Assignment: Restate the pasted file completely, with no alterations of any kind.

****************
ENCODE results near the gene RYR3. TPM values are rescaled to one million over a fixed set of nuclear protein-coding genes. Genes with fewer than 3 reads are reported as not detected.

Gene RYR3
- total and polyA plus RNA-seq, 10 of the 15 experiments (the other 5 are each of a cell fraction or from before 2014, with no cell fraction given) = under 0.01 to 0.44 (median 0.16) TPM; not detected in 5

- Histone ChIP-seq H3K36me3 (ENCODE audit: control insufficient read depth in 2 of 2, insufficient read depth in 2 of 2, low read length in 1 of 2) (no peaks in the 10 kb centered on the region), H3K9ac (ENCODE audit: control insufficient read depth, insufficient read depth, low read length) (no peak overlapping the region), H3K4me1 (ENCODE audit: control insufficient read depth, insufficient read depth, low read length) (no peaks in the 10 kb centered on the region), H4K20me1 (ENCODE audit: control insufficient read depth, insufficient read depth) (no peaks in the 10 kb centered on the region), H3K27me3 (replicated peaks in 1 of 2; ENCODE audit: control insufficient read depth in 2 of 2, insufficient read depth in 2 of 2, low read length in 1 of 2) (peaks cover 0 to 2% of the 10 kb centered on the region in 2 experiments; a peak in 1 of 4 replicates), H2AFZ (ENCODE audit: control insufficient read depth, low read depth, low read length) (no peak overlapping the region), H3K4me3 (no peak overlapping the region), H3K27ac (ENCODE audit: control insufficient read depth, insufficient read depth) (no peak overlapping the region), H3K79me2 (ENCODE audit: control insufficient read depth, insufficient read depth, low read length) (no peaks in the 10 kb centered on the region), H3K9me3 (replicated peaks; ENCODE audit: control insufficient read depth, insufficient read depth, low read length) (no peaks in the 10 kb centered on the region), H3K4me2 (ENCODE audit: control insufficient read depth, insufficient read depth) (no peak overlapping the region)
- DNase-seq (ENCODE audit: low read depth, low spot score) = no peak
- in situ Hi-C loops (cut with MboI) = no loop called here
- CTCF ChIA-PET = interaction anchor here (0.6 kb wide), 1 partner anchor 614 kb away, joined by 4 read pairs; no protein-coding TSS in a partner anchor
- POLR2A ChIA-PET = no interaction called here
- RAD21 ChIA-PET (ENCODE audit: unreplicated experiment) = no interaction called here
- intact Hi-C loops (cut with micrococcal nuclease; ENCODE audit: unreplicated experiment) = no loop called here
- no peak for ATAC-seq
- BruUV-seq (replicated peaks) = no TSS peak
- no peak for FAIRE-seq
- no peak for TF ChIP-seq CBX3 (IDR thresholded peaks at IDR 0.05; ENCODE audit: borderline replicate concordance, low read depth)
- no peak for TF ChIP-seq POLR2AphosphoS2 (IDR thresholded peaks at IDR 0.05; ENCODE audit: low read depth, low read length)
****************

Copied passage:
ENCODE results near the gene RYR3. TPM values are rescaled to one million over a fixed set of nuclear protein-coding genes. Genes with fewer than 3 reads are reported as not detected.

Gene RYR3
- total and polyA plus RNA-seq, 10 of the 15 experiments (the other 5 are each of a cell fraction or from before 2014, with no cell fraction given) = under 0.01 to 0.44 (median 0.16) TPM; not detected in 5

- Histone ChIP-seq H3K36me3 (ENCODE audit: control insufficient read depth in 2 of 2, insufficient read depth in 2 of 2, low read length in 1 of 2) (no peaks in the 10 kb centered on the region), H3K9ac (ENCODE audit: control insufficient read depth, insufficient read depth, low read length) (no peak overlapping the region), H3K4me1 (ENCODE audit: control insufficient read depth, insufficient read depth, low read length) (no peaks in the 10 kb centered on the region), H4K20me1 (ENCODE audit: control insufficient read depth, insufficient read depth) (no peaks in the 10 kb centered on the region), H3K27me3 (replicated peaks in 1 of 2; ENCODE audit: control insufficient read depth in 2 of 2, insufficient read depth in 2 of 2, low read length in 1 of 2) (peaks cover 0 to 2% of the 10 kb centered on the region in 2 experiments; a peak in 1 of 4 replicates), H2AFZ (ENCODE audit: control insufficient read depth, low read depth, low read length) (no peak overlapping the region), H3K4me3 (no peak overlapping the region), H3K27ac (ENCODE audit: control insufficient read depth, insufficient read depth) (no peak overlapping the region), H3K79me2 (ENCODE audit: control insufficient read depth, insufficient read depth, low read length) (no peaks in the 10 kb centered on the region), H3K9me3 (replicated peaks; ENCODE audit: control insufficient read depth, insufficient read depth, low read length) (no peaks in the 10 kb centered on the region), H3K4me2 (ENCODE audit: control insufficient read depth, insufficient read depth) (no peak overlapping the region)
- DNase-seq (ENCODE audit: low read depth, low spot score) = no peak
- in situ Hi-C loops (cut with MboI) = no loop called here
- CTCF ChIA-PET = interaction anchor here (0.6 kb wide), 1 partner anchor 614 kb away, joined by 4 read pairs; no protein-coding TSS in a partner anchor
- POLR2A ChIA-PET = no interaction called here
- RAD21 ChIA-PET (ENCODE audit: unreplicated experiment) = no interaction called here
- intact Hi-C loops (cut with micrococcal nuclease; ENCODE audit: unreplicated experiment) = no loop called here
- no peak for ATAC-seq
- BruUV-seq (replicated peaks) = no TSS peak
- no peak for FAIRE-seq
- no peak for TF ChIP-seq CBX3 (IDR thresholded peaks at IDR 0.05; ENCODE audit: borderline replicate concordance, low read depth)
- no peak for TF ChIP-seq POLR2AphosphoS2 (IDR thresholded peaks at IDR 0.05; ENCODE audit: low read depth, low read length)